20. Sep 1, 2014 #19


    User Avatar
    Gold Member

    This whole discussion is devolving into "how many angels can dance on the head of a pin?"
  21. Sep 1, 2014 #20
    You are correct in the case of atoms that we followed evidence that "something was there". However that isn't always the case. Mathematics all by itself makes predictions and most often leads to later discovery and some level of verification.

    Black Holes should be a case in point. The math predicted such beasts long before the wildest dreamer could imagine how to observe one, or the effects of one. We still have yet to "see one" and likely never will by definition (no light escapes) but we at least now do have observations of effects that are easiest explained by Black Holes and they seem to be all over, instead of exceedingly rare as was once thought.

    Mathematics is not just a measurement tool or descriptive of patterns. Math has become predictive more all the time and will likely increase as computer modeling advances.

    Specific to this thread if there is some 4D ejecta measurable in the CMB, perhaps in gravity waves, we would then have some physical evidence that would bear a great deal of further investigation to nail down from where or whence it came and a 4D Parent Universe is one candidate. Our latest CMB efforts wiped out many Quantum Gravity theories in one fell swoop, leaving a few relatively intact, struggling with new data. With ever deeper probes already planned, it seems way too late to just dismiss this idea offhand. We may not be all that far away from an important step.

    It may not be impossible to "see" before the Big Bang. It may be still highly speculative but it does have some backing, perhaps as much as predicting Black Holes circa 1920.
  22. Sep 1, 2014 #21
    Fair enough, but what if there aren't an infinite number? Or couldn't you have infinite universes where not all possible things happen? Either case would be enough to satisfy the anthropic principle.
  23. Sep 1, 2014 #22


    User Avatar
    Science Advisor

    Eternal inflation is as yet unknown. However, the many worlds interpretation of quantum mechanics has been demonstrated, and that alone guarantees a multiverse of sorts.
  24. Sep 2, 2014 #23
    First, you need to define what you mean by multiverse. The term has been used to describe a number of different things. Both Brian Greene and Max Tegmark have attempted to classify the different types of multiverse.

    Arguably, the least controversial, is the multiverse that is described by Everett's Many Worlds Interpretation of Quantum Mechanics. What is the evidence for this? Nothing more than Quantum Mechanics itself. It's simply a way of thinking about QM. Nevertheless, there are physicists who find this interpretation fantastical.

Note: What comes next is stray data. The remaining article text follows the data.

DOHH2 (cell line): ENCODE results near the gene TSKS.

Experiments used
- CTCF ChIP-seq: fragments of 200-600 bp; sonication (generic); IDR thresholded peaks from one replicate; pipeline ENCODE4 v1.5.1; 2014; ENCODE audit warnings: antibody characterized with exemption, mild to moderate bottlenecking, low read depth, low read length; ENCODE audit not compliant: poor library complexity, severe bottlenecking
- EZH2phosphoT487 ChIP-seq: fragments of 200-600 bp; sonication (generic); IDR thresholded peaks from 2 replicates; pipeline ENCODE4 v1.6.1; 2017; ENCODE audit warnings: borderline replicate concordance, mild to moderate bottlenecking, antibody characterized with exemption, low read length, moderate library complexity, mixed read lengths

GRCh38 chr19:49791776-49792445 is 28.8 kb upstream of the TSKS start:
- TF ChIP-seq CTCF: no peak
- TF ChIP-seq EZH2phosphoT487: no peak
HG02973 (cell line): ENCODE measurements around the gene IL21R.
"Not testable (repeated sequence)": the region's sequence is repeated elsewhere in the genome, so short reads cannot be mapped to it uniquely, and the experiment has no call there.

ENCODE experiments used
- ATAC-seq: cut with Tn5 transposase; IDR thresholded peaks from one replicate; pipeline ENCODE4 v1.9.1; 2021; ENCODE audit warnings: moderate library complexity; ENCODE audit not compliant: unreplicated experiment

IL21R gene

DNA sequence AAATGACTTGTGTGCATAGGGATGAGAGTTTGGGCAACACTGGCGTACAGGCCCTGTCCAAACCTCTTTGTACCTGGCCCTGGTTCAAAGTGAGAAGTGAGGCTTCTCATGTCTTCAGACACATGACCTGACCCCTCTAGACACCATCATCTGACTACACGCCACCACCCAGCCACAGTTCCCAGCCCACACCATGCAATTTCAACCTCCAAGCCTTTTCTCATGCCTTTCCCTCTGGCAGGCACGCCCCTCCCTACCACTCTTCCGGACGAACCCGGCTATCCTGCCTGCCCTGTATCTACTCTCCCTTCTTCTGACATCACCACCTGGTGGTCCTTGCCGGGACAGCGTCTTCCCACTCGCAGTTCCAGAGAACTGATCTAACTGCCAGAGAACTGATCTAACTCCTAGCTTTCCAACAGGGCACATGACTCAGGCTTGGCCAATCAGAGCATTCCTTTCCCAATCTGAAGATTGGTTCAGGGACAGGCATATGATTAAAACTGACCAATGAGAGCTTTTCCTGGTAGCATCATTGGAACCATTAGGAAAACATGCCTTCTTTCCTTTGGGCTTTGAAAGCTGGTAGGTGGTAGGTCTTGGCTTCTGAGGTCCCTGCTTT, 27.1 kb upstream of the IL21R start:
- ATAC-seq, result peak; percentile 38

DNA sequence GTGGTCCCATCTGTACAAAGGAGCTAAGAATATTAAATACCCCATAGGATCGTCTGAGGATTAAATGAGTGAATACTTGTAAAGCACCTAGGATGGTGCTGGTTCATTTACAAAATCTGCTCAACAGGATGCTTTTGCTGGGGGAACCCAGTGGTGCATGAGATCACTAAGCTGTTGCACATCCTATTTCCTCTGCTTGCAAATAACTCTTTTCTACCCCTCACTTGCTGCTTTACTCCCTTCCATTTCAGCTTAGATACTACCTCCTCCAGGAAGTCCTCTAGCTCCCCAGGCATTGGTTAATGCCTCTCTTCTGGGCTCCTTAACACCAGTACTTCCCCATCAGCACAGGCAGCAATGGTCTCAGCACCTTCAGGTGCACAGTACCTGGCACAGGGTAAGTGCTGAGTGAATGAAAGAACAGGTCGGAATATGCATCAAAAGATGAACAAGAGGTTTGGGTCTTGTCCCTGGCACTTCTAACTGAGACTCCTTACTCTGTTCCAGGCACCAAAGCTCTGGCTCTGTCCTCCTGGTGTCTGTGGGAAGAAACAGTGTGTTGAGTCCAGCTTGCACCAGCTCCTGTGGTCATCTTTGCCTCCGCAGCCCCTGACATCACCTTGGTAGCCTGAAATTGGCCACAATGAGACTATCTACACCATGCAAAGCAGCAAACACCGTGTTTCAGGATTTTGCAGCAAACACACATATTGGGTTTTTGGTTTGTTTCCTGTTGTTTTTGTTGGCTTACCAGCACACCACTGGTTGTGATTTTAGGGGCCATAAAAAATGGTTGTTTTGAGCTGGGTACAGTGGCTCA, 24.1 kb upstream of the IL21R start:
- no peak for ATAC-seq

Another example, that I think many cosmologists would agree with, is that there is strong reason to believe that there exists (I use the term loosely to avoid argument, here), space and time beyond our comsic horizon, though, not causally linked to us, here and now.

    More controversially, a multiverse has been hypothesised to explain the apparent fine tuning of the constants of nature. When we apply Occam's Razor then physicists differ on whether some form of multiverse offers the simplest explanation. Though, I have heard of no other plausible explanation, nevermind a simpler one! Presumably for many, an as yet unknown explantion is the simplest explanation available to us. The evidence for this type of multiverse comes from Weinberg's prediction of the Cosmological constant.

    There have been many more types of multiverse proposed over the years, most notably, Penrose's Cylical Universe and Smolin's Cosmic Natural Selection, who ironically objects to the term multiverse and in its place just uses the word universe. Both these come with some form of predictions, though I'm unaware of their current status.

    Perhaps the most interesting form of multiverse comes from Tegmark's suggestion of a Theory of Everything, where he proposes that the Everettian multiverse is actually the same thing as an infinite universe beyond our cosmlogical horizon. That is, that the Schrodinger equation applies to many, perhaps infinite number of, regions of spacetime which are not causally linked. The evidence for this is really just our current understanding of the shape of the whole universe. Tegmark is really just noting that the maths is the same for an observer who can't self-locate in spacetime, in a very large or infiinite universe, as that which arises from QM.
    Last edited: Sep 2, 2014
  25. Sep 2, 2014 #24
    I remember reading an idea about universe bruising as a way in which we could proof multiverse. I believe the basic idea is that if another universe would collide with our own we should see some kind of effect or 'bruising' according to the source i was reading it from. I'll try and find it and post it along side my blabbering of nonsense.
    Sorry if someone had already pointed this out, didn't see it.
  26. Sep 2, 2014 #25
    I think what you're refering to is Dark Flow. There are conflicting analyses of the latest data and differing suggestions, as to its origin, should it turn out to be a proven phenomenon.
    Last edited: Sep 2, 2014
Share this great discussion with others via Reddit, Google+, Twitter, or Facebook